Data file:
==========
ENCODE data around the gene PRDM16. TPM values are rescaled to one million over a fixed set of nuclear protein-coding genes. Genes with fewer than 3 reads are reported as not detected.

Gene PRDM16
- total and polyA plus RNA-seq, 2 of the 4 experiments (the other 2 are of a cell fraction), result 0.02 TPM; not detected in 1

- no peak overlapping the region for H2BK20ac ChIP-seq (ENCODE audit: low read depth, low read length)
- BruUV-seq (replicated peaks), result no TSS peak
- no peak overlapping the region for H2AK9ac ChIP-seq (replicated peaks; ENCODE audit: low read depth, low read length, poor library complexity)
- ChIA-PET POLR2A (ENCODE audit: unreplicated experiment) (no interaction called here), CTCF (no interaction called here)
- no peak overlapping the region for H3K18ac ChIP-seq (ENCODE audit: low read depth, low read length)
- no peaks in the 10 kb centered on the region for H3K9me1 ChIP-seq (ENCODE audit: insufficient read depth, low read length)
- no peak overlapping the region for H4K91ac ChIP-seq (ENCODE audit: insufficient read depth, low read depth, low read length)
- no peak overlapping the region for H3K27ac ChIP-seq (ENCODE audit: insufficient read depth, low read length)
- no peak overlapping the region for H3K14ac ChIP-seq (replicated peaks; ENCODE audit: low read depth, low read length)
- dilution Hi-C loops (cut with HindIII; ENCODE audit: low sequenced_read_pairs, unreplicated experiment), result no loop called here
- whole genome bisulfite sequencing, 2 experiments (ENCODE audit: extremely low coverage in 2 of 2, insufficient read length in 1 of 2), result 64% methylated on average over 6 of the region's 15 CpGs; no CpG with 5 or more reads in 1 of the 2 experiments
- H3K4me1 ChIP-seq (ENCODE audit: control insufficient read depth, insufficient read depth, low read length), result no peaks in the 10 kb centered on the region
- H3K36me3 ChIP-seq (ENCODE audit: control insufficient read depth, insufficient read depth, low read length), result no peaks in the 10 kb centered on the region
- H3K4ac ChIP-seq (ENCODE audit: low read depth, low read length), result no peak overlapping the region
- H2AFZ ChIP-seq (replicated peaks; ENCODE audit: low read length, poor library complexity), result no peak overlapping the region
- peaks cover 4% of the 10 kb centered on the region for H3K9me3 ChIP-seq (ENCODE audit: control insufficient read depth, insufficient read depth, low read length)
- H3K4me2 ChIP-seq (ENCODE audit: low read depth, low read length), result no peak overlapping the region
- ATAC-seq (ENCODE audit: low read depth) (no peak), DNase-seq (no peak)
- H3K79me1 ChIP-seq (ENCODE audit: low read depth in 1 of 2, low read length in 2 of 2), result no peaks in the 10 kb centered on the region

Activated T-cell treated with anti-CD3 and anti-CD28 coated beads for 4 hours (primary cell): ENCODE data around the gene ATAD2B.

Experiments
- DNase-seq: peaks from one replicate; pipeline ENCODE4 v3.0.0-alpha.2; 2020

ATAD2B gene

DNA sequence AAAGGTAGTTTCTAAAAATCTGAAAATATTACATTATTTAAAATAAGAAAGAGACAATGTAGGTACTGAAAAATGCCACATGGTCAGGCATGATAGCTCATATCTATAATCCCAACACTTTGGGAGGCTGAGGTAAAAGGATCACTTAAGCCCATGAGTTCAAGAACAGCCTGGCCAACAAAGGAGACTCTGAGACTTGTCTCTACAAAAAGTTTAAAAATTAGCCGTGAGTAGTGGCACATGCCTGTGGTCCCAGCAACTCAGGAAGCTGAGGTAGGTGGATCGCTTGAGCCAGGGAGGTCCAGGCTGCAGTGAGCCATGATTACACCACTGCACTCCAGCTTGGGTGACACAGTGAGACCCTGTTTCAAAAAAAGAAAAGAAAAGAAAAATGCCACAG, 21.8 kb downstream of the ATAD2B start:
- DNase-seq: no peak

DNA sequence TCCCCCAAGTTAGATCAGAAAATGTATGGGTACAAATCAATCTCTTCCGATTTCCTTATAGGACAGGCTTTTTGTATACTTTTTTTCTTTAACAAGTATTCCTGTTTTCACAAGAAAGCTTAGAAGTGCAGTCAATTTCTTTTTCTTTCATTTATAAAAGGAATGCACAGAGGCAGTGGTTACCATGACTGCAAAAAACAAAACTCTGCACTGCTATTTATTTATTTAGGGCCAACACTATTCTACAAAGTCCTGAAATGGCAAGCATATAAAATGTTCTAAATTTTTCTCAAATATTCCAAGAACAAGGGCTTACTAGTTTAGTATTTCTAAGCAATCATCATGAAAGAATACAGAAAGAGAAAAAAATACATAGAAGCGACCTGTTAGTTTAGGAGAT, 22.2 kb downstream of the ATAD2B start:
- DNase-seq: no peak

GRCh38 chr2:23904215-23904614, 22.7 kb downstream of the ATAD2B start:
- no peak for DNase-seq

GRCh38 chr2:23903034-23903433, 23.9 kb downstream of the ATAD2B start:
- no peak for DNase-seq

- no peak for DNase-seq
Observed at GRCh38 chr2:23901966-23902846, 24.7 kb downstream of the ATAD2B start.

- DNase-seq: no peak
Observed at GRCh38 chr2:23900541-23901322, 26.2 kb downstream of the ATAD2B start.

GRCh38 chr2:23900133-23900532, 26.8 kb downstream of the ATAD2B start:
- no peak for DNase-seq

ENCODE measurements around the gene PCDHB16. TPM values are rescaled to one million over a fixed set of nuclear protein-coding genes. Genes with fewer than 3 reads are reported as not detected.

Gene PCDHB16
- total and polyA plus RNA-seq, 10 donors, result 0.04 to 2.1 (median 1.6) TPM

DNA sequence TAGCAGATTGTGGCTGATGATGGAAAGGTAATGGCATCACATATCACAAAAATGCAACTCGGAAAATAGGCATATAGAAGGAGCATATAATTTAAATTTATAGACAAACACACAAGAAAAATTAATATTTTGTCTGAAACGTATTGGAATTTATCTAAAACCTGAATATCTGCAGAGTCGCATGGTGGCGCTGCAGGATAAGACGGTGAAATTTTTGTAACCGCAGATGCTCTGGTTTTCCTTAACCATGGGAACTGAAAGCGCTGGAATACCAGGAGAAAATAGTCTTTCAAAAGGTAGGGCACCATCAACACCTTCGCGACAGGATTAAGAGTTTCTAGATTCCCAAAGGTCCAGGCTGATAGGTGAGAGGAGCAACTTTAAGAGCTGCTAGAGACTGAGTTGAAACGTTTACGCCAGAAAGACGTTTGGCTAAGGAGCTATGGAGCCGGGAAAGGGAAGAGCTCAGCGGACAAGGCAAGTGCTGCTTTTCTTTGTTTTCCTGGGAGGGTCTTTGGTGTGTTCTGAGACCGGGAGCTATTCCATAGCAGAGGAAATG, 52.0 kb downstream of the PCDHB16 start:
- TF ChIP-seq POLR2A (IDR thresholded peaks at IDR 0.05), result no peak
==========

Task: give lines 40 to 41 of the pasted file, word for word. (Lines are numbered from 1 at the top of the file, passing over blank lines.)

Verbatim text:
- no peak for DNase-seq

ENCODE measurements around the gene PCDHB16. TPM values are rescaled to one million over a fixed set of nuclear protein-coding genes. Genes with fewer than 3 reads are reported as not detected.